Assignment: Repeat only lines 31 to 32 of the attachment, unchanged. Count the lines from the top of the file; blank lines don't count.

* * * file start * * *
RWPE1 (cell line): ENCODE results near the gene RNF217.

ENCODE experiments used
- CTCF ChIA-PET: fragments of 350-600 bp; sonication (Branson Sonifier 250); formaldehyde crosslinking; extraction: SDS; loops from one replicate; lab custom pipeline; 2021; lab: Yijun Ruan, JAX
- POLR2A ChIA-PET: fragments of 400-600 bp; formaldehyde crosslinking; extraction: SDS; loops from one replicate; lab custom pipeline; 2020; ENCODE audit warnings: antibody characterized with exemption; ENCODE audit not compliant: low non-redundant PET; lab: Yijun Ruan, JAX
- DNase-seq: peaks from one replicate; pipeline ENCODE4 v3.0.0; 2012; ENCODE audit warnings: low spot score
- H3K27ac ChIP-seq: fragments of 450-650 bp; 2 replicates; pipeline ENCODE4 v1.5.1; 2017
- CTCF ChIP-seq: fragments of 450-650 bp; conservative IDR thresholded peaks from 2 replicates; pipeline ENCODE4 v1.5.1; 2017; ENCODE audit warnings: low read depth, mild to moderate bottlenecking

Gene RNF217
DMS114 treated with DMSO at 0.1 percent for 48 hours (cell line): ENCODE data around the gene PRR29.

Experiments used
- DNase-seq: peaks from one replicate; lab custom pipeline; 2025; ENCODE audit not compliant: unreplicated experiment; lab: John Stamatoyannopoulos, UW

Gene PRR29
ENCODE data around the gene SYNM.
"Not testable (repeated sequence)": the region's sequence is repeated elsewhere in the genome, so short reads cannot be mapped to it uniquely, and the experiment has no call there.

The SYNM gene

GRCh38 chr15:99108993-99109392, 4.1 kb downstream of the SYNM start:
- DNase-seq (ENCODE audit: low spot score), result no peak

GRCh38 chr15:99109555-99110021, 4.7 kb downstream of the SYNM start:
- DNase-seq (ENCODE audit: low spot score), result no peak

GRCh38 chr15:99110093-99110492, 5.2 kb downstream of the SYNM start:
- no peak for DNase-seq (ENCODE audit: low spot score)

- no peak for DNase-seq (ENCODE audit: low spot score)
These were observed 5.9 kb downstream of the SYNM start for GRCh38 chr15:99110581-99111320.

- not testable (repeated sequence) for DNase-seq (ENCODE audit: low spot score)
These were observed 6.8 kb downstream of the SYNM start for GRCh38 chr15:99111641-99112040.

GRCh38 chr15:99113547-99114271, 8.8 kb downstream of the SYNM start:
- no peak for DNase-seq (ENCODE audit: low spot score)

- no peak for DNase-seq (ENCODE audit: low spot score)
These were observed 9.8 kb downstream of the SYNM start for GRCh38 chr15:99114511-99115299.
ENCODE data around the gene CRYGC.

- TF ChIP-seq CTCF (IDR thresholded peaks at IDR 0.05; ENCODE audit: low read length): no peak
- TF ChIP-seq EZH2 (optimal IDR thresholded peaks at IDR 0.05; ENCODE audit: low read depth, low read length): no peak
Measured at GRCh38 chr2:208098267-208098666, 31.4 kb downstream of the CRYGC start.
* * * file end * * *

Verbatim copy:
- TF ChIP-seq CTCF (IDR thresholded peaks at IDR 0.05; ENCODE audit: low read length): no peak
- TF ChIP-seq EZH2 (optimal IDR thresholded peaks at IDR 0.05; ENCODE audit: low read depth, low read length): no peak